Community Real Property Spouse or Domestic Partner Joint Ownership

Community Real Property: Spouse or Domestic Partner Joint Ownership

Each year, tens of thousands of California couples obtain a marriage license or register as domestic partners. If the couple does not have a prior contractual agreement, such as a prenuptial or post-nuptial agreement or other contract, their rights and duties concerning their real property assets will likely be governed by the general community property statute codified in the California Family Code. In this blog post, we lay out the basics that govern California marriages for property acquired on or after January 1, 1975:
California is a community property state, which means that each spouse has “equal” management and control over community property. Cal. Fam. Code § 1100(a). Community property consists of property acquired or income earned during the marriage while a person lives in California. Cal. Fam. Code § 760. Having “equal” management and control over that property means that both spouses must participate in the major decisions that impact the community property.
When it comes to community real property, the default is that any real property acquired within the California during the marriage, while a person lives in California is community property. That means regardless of whether or not both spouses have their names on the title or deed, each person has an undivided ½ interest in the property. For couples who wish to hold real property under other common forms of ownership—such as a tenancy in common or a joint tenancy with right of survivorship—the couple must evidence that intent in writing or in a clear statement in the deed or title.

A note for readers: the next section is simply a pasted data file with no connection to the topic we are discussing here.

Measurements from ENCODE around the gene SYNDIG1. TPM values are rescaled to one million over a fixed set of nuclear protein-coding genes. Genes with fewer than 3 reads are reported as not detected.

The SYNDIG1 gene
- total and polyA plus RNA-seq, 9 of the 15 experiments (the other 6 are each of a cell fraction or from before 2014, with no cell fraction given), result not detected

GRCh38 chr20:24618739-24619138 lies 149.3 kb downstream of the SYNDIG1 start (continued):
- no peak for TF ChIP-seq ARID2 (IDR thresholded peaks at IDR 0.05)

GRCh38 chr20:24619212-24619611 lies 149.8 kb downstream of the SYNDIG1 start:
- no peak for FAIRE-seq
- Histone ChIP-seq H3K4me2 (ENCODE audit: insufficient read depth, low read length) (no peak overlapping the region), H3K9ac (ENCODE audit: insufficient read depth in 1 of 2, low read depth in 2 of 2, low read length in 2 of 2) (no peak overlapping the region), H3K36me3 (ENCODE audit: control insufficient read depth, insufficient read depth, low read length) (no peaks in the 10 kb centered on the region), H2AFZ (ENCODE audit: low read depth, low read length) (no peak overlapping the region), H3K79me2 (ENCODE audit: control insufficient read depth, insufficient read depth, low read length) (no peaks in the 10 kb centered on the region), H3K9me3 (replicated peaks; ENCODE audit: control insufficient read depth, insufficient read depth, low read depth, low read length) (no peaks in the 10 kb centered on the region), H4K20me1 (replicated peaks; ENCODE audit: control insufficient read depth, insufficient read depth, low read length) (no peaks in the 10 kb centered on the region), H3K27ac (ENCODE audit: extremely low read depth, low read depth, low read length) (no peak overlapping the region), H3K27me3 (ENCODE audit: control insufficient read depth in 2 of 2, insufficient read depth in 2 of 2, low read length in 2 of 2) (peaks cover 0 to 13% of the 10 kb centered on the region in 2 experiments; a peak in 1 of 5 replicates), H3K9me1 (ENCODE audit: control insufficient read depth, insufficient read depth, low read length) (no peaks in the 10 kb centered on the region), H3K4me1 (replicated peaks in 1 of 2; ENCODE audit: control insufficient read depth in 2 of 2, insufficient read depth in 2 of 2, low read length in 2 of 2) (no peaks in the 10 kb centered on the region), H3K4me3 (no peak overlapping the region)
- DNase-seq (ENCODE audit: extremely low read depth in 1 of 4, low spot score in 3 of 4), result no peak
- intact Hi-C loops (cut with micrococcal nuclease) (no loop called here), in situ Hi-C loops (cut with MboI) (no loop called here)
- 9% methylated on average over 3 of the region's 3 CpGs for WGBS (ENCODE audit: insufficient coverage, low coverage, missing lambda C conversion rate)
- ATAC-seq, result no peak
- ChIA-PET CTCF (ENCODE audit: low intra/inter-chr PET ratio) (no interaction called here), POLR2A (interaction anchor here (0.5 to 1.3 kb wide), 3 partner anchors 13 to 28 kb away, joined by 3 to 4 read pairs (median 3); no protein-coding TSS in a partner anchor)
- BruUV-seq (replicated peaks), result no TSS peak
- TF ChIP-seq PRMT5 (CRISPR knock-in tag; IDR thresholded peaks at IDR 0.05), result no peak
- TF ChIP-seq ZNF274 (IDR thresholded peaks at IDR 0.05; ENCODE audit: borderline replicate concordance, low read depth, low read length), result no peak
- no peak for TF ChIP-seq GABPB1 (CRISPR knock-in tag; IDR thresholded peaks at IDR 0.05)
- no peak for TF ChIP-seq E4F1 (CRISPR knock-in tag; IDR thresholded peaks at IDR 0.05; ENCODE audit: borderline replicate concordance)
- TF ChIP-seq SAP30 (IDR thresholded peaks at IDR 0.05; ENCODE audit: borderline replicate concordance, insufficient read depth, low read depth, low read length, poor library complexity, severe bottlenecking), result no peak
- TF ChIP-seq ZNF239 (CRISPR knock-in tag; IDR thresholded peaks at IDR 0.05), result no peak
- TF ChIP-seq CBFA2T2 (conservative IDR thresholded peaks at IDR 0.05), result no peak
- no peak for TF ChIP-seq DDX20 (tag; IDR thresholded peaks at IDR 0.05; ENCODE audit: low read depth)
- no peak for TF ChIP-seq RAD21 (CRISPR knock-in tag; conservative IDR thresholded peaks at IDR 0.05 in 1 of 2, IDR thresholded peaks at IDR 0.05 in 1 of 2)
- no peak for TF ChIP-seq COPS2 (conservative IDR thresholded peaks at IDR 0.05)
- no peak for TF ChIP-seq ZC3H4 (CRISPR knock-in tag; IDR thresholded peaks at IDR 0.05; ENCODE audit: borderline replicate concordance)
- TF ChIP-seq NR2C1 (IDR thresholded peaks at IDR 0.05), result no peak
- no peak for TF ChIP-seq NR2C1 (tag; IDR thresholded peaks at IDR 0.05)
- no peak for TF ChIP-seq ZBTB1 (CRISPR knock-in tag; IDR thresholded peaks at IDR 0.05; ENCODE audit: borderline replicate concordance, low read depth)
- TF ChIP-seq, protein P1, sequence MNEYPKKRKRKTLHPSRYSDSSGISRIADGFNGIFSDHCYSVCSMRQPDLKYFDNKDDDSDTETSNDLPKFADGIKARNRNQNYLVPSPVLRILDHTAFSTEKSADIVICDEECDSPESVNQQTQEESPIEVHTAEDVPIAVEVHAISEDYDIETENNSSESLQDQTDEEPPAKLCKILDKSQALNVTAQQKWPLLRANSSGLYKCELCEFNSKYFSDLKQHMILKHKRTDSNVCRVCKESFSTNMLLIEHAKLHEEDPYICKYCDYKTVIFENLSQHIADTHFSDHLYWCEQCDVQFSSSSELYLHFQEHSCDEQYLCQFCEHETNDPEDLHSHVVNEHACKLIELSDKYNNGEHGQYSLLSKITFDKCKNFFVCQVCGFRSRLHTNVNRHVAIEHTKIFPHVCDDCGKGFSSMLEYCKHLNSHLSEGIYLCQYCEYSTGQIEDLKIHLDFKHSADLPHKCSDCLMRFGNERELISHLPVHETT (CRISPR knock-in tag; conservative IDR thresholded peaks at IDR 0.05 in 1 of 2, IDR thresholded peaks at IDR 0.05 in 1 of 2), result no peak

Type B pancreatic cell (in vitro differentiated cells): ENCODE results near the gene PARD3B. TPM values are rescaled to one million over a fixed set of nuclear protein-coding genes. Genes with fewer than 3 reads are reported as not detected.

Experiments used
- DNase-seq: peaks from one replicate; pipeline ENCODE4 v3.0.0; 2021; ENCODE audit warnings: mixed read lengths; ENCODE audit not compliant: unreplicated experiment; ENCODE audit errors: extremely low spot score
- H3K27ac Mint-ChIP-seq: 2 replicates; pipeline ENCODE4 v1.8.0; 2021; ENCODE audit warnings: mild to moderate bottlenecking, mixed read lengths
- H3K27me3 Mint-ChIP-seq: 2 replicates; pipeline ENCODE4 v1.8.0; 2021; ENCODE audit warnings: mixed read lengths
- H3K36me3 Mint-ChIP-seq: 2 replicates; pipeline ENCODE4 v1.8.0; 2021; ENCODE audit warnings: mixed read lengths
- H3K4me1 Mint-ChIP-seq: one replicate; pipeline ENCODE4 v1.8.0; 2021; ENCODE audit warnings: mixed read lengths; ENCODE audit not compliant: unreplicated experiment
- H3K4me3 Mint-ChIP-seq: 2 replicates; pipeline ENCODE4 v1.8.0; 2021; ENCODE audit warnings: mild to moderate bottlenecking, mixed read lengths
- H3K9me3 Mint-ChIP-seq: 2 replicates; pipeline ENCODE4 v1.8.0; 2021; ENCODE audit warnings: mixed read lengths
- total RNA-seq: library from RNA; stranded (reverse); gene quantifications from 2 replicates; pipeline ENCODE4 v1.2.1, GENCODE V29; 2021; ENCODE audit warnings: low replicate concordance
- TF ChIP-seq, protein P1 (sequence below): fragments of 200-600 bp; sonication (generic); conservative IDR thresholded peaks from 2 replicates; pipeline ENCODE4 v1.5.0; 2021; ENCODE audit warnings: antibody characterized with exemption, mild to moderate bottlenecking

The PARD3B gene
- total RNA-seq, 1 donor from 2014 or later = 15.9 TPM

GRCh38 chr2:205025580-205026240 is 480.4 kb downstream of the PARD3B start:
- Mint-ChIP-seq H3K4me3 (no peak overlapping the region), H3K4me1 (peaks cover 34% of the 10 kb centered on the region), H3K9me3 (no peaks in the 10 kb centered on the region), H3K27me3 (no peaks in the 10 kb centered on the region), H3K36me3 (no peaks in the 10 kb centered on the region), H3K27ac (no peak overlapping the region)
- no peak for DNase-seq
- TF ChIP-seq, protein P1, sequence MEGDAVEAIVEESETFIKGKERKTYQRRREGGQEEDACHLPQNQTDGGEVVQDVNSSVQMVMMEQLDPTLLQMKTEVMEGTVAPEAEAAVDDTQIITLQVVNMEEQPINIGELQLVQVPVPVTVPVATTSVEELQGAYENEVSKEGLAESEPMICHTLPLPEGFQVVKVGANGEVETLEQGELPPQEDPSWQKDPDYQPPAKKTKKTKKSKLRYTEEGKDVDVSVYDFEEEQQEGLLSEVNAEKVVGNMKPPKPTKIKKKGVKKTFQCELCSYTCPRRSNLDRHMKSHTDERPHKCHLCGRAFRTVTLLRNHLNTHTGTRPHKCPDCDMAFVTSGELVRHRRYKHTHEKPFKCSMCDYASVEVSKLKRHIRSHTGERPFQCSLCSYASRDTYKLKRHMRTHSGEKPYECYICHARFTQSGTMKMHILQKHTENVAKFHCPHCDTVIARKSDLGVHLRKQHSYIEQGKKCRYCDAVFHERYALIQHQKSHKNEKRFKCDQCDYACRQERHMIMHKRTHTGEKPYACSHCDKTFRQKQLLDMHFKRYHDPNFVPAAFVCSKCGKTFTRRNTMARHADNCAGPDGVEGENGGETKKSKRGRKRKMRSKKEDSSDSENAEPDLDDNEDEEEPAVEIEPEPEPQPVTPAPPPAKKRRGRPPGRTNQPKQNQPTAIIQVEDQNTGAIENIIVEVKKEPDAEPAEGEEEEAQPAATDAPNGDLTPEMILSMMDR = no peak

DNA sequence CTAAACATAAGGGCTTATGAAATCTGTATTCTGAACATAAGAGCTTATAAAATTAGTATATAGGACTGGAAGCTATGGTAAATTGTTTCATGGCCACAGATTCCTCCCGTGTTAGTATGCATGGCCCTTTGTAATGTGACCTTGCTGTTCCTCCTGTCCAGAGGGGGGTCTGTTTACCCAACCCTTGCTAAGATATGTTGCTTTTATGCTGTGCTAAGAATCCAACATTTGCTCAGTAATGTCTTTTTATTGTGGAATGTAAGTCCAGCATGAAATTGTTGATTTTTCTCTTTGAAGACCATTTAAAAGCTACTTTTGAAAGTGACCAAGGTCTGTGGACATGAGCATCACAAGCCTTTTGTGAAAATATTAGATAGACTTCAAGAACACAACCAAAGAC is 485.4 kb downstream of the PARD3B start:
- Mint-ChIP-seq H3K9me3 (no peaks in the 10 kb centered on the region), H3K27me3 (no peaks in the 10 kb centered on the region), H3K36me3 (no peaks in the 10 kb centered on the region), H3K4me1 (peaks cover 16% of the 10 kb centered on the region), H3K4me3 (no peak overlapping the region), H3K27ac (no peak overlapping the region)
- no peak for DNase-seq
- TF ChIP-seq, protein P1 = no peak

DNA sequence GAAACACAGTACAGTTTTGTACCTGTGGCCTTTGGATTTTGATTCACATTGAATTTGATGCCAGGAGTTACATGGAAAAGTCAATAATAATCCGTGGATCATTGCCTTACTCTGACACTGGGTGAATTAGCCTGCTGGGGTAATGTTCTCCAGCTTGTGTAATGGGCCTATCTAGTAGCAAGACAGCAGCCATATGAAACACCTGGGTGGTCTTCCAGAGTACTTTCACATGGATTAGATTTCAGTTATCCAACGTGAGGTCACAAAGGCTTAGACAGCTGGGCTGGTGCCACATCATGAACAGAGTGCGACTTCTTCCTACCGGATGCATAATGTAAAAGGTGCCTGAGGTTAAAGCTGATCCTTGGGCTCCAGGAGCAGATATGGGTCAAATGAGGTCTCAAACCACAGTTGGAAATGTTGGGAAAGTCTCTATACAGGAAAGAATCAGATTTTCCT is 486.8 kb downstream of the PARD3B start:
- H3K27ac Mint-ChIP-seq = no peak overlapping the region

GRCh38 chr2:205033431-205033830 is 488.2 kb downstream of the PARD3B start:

During the marriage, spouses must participate in major transactions involving community real property, including leases for a period longer than 1 year, sales, and encumbrances (such as borrowing against the equity in the community real property). Cal. Fam. Code § 1102(a).
At divorce, the real property is simply divided equally between the spouses.
At death, there are more possibilities: If the deceased spouse died without a will, the surviving spouse will take all of the property regardless of whether the property is classified as a community property or joint tenancy property. Cal. Prob. Code § 6401. If the deceased spouse died with a will, the surviving spouse is entitled to ½ of the deceased spouses’ community property. That means the surviving spouse will end up with at least ¾ interest in the real property, with the remaining going to the deceased spouse’s heirs. For couples who do have wills that provide for the disposition of multiple assets, the couple may also choose to designate specific pieces of real property as “community property with right of survivorship” so that upon death, the surviving spouse will own the designated property completely regardless of how other assets in the deceased spouse’s estate are distributed.
Schorr Law is experienced in dealing with disputes and transactions dealing with jointly held real property, including community real property. To schedule a consultation, please contact info@schorr-law.com or call our number at (310) 954-1877.
See related: Different Partition Action Outcomes
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